After reading your post, I was trying to make use of my English to give you my opinion on this matter. But I think There's no need in doing so, because both GS and Daniel said what I consider to be right: sheer betrayal from a politician is simply not admissible at all, regardless of being gay or not. I agree with the privacy topic, but politically representation is the top question. And if a politician is fraudulent in any way, he ought to be unmasked. No more, no less. He is only defending the wrong ideas because that is convenient for himself alone. Not admissible at all! He should then be outed as a political fraud, not because in the privacy of his bedroom he sleeps with men.

6:35 AM  
Blogger Bruce said...

Stephen, Sam, Daniel, and Joshua, thank you all for your reasoned and intelligent comments.

I think, however, that we have to separate an expression of our justified feelings of rage against these hypocrites on one side, from what we consider to be ethically defensible on an other, and from what we consider an effective political strategy on a third.

That these men have caused immense dammage on both a public and private level is beyond question. That we feel both a desire for vengeance and the imperitive to stop them is without question justified.

What we have to weigh, however, is the difficulty of the ethical dimension of "outing"--- and I sense that we all have a certain amount of ethical discomfort with the issue--- against whether "outing" will actually do any good, whether it would be an effective political strategy.

I would be willing to put aside the argument of everyone's, even a polititian's right to privacy. I can see that the immensity of the evil that these homophobic public figures have prepetrated outweighs their right to privacy.

I think we would all agree, however, that the Republicans' development of a political culture in which a politicians personal and sexual behavior is held up to public scrutiny has done immense damage to our democracy. "Outing" feeds right into this ethos. We should not feel that "outing" comes with no price to ourselves. We are all suffering for that stain on a fat girl's blue dress.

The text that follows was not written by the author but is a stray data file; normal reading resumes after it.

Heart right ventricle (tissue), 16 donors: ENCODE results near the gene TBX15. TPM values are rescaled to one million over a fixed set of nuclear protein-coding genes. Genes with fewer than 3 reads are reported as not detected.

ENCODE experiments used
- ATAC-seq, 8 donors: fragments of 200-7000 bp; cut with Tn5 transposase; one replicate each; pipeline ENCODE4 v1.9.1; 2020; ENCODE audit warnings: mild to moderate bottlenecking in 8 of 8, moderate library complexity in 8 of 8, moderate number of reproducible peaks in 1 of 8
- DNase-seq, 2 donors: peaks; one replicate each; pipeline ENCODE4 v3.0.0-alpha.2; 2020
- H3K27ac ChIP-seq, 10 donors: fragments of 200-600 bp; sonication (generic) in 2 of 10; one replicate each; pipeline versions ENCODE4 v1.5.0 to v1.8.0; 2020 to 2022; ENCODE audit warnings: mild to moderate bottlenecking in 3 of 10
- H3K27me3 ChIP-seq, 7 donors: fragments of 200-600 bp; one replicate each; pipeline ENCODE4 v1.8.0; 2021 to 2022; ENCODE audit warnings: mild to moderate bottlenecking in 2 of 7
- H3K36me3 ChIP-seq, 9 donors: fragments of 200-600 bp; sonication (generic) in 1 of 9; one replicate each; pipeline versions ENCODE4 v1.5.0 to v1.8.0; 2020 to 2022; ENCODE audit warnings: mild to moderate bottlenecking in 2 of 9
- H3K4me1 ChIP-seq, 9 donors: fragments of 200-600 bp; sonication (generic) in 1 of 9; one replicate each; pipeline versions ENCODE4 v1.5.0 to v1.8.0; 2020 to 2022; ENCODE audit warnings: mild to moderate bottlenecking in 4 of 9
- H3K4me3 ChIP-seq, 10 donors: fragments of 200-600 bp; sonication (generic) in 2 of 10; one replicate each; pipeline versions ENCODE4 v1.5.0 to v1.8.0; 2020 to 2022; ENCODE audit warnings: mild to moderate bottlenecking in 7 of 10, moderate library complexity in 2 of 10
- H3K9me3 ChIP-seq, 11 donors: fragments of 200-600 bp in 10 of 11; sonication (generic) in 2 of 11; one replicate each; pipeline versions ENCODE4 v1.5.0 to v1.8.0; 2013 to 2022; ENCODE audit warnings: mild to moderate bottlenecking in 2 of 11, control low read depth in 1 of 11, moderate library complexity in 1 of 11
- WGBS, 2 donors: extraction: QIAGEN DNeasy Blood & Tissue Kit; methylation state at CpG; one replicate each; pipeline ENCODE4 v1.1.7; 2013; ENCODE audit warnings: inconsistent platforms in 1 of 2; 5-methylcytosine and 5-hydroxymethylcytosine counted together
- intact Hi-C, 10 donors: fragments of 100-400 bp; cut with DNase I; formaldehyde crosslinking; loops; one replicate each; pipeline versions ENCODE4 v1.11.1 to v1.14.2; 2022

"OK," you may say. "The price is high, but it's still worth it." Exposing these hypocrites will doubtlessly make us feel good. It may even stop the individual political homophobe. But has it really furthered the cause of tolerance and acceptance of gay people in America?

Foley was "outed." It doesn't seem that the gay community had much, if anything to do with his "outing," but who actually exposed his hypocracy is essentially irrelevant. Does Foley's "outing" give even the vaguest indication that it will increase understanding and tolerence for gays? Does it increase the possibility of stopping homophobic legislation and policies? On the contrary. There is talk of an anti gay witch hunt.

My problem with "outing" is that it is ethically questionable--- not wrong; questionable--- and practicly of very limited use. It may, as with the Foley case, even prove harmful to our cause.

7:13 AM  
Blogger Sam said...

Did anyone see Barney Frank on Real Time with Bill Maher last night? He spoke a good bit about the whole outing issue, but more on the hypocrisy of gay Republicans supporting anti-gay policy. And he was good, boy was he good. Every time he speaks, I find myself cheering him (more since there is practically no one else to cheer). And he made Daniel's point eloquently and expertly. It is the kids and the young ones and the ones who can't stand up for themselves that we--and our gay elected representatives--have to stand up.

8:12 AM  
Blogger The Accidental Activist said...

"Everyone...has a right to a private life as long as that private life does not involve any illegal or seriously unethical behavior"

I think consistently voting against equal rights legislation, the constant vilification of homosexuality, using the gay issue as a political football and wedge issue and lengthening the miserable closeted existence of thousands of young and not-so-young gays falls neatly into the "seriously unethical" category.

As a comparison, outing of politicians started in the UK in the late 1980's. It was a tough call at the time as to whether it helped or hindered the cause. 15 years on, Peter Tatchell et al have helped create a parliament with many openly gay MP's from all parties, some increasingly progressive legislation and a more tolerant society. In the US, there is much navel-gazing about the rights and wrongs of it, and the consequence is a set of social policies straight from the 1950's.

I understand your point. It is a tough call, and there will be setbacks. But I feel that if there is a gay politican behaving and voting hypocritically on gay issues, then they are ripe for outing. End of story.

Why? We need honesty from our politicians, and the truth is that there are as mnay gays in politics as elsewhere in society. And the more out politicians (and other public figures) we have, the more the public realises that it's just normal, and nothing to get all heated up about. And that's a good thing. In this case, the means are not so important as the end...

10:27 AM  
Blogger The Gay Species said...